Mahe Drysdale chokes back tears

19:54, Aug 03 2012
Bond and Murray
Hamish Bond and Eric Murray celebrate after winning gold in the men's pair at Eton Dorney.
Bond and Murray
Hamish Bond and Eric Murray are congratulated by the Great Britain rowers after winning gold in the men's pair at Eton Dorney.
Bond and Murray
Hamish Bond and Eric Murray celebrate after winning gold in the men's pair at Eton Dorney.
Bond and Murray
Mahe Drysdale wins gold in his final in the men's single sculls at Eton Dorney.
Bond and Murray
Mahe Drysdale feels the agony once more but with gold this time at the London Olympics 2012.
Bond and Murray
Mahe Drysdale feels the agony once more but with gold this time at the London Olympics 2012.
Bond and Murray
New Zealand rowing pair of Hamish Bond and Eric Murray celebrate their gold medals.
Bond and Murray
New Zealand rowing pair of Hamish Bond and Eric Murray celebrate their gold medals.
Bond and Murray
Hamish Bond and Eric Murray celebrate after winning gold in the men's pair at Eton Dorney.
Bond and Murray
Eric Murray celebrates after winning gold in the men's pair at Eton Dorney.
Bond and Murray
Eric Murray show the relief after winning gold in the men's pair at Eton Dorney.
Bond and Murray
Eric Murray show the relief after winning gold in the men's pair at Eton Dorney.
Bond and Murray
Eric Murray with his son Zac after winning the gold.
Bond and Murray
Mahe Drysdale relaxes with a well earned burger after scoring the rowing gold.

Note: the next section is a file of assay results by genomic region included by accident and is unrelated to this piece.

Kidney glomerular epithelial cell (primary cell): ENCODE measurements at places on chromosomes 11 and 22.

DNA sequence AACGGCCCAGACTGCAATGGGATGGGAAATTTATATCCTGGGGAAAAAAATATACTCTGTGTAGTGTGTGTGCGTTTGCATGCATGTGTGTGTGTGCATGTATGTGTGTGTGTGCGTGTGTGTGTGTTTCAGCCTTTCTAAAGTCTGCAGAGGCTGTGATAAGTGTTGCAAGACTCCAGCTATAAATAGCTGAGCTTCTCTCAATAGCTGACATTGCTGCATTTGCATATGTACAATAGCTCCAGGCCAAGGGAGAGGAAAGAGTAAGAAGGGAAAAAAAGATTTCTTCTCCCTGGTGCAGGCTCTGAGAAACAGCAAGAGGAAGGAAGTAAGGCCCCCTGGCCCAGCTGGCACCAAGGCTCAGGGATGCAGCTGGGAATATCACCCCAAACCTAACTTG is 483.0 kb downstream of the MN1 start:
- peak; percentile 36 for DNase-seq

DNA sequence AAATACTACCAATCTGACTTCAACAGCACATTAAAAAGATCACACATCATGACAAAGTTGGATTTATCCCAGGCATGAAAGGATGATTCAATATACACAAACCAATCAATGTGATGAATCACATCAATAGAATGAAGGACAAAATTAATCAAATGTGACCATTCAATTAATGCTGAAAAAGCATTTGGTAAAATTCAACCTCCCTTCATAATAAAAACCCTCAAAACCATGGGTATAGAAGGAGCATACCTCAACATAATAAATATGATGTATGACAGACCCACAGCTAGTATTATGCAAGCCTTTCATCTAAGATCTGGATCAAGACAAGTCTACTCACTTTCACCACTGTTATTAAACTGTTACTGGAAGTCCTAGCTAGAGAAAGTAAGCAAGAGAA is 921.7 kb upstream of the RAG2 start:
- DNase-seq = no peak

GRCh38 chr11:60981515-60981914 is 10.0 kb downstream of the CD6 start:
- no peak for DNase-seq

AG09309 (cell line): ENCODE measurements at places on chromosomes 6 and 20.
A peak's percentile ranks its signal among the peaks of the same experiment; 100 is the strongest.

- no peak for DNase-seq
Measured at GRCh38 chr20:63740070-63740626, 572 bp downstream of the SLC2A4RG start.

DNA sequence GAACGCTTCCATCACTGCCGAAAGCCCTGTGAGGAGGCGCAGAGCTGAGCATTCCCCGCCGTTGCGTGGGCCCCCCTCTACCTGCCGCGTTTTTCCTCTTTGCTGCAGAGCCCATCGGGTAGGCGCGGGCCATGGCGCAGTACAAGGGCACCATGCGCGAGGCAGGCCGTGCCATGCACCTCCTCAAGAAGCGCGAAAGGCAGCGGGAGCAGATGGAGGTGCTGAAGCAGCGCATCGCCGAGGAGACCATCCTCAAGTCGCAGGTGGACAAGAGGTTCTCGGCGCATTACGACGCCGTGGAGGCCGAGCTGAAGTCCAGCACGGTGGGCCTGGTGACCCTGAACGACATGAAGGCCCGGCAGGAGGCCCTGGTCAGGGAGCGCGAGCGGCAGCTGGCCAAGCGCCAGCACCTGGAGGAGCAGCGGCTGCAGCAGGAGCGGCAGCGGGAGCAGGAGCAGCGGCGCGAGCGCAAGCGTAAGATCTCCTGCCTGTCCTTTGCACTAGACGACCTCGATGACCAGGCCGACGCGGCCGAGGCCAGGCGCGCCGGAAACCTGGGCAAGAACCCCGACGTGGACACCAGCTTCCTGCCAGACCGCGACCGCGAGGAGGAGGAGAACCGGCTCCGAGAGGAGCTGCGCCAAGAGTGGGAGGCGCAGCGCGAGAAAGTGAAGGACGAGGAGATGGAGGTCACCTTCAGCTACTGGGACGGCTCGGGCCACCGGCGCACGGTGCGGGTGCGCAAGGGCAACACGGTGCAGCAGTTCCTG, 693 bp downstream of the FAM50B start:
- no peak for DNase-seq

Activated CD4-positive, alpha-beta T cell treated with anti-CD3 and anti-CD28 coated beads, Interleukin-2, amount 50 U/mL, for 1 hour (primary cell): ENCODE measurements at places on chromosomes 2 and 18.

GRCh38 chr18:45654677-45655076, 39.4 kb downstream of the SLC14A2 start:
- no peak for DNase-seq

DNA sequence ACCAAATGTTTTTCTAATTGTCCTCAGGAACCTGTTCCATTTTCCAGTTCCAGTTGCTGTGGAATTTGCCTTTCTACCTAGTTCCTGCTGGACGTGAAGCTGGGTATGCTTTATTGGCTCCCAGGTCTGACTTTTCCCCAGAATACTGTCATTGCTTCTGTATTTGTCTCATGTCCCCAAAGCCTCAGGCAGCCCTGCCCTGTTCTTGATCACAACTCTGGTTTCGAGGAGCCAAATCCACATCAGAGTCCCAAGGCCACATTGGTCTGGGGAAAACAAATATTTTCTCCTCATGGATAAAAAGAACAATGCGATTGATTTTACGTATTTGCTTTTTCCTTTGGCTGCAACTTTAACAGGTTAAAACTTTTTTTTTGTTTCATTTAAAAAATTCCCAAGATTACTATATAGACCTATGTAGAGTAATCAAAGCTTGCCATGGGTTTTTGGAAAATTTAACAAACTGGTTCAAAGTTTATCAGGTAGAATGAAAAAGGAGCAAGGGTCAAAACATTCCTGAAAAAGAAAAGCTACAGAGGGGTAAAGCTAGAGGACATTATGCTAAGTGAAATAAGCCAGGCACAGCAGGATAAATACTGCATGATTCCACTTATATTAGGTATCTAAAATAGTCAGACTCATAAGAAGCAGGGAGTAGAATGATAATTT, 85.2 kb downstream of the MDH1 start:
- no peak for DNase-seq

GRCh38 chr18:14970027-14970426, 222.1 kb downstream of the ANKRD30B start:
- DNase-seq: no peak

Bond and Murray
Gold medalists from left: Eric Murray, Mahe Drysdale and Hamish Bond carry bronze medalist Juliette Haigh near Eton Dorney, London.
Bond and Murray
Andrej Synek (Cze) and Alan Campbell (GBR) hold up New Zealand's gold medal winner Mahe Drysdale after the medal ceremony.

Mahe Drysdale was choking back the tears after winning the Olympic single sculls gold medal.

Physically and emotionally spent, Drysdale struggled to string a sentence together after the most anticipated rowing race in four years came to its conclusion.

The 33 year-old beat his main rival Ondrej Synek by just under a boat length in two-horse war down the Dorney Lake course.

Mahe Drysdale
Olympic single sculls gold medallist Mahe Drysdale of New Zealand.

"That was the toughest race of my life," he said.

"I had Synek coming at me and I was just looking for the finish line, hoping it was going to come before I fell over like I did in Beijing.

"It was what I wanted to do  - that was how I wanted to race it, just take the sprint out of Synek and it worked to perfection.

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"Obviously I can't quite believe it. I have been working for this for 12 years ... now I've achieved it."

Drysdale first went to the Olympics in 2004, when he finished fifth in the coxless pair.

He then rowed himself into the hearts of New Zealanders when he took bronze in the single sculls in Beijing in 2008 despite being severely affected by a gastrointestinal infection.

"My career was incomplete without this. I can't quite believe it" Drysdale said.

"This morning I was miserable because I hadn't won in Beijing. That would've taken a lot of pressure off, knowing you were Olympic champion.

"I knew I needed that. I wanted that and I had to go out and perform and when you get one race to do it, that's tough"

The singles sculls was the final race on the penultimate day of rowing and the crowd of 26,000 were on their feet for the final 1000m as Drysdale and Synek went toe-to-toe and Great Britain's Alan Campbell won the race for third.

"All my family and friends were here and my friends and the crowd was amazing.

"It was an experience I will remember for the rest of my life.
"There's been plenty of doubts. There were times in 2010 when I didn't even know if I was going to get back in the boat.

"Six weeks ago I was lying on the ground in Munich hoping my shoulder was going allow me to row. Even here, a couple times things weren't quite going how I wanted them to, my quarterfinal was was a really tough race, but today I pulled it out."

Fairfax Media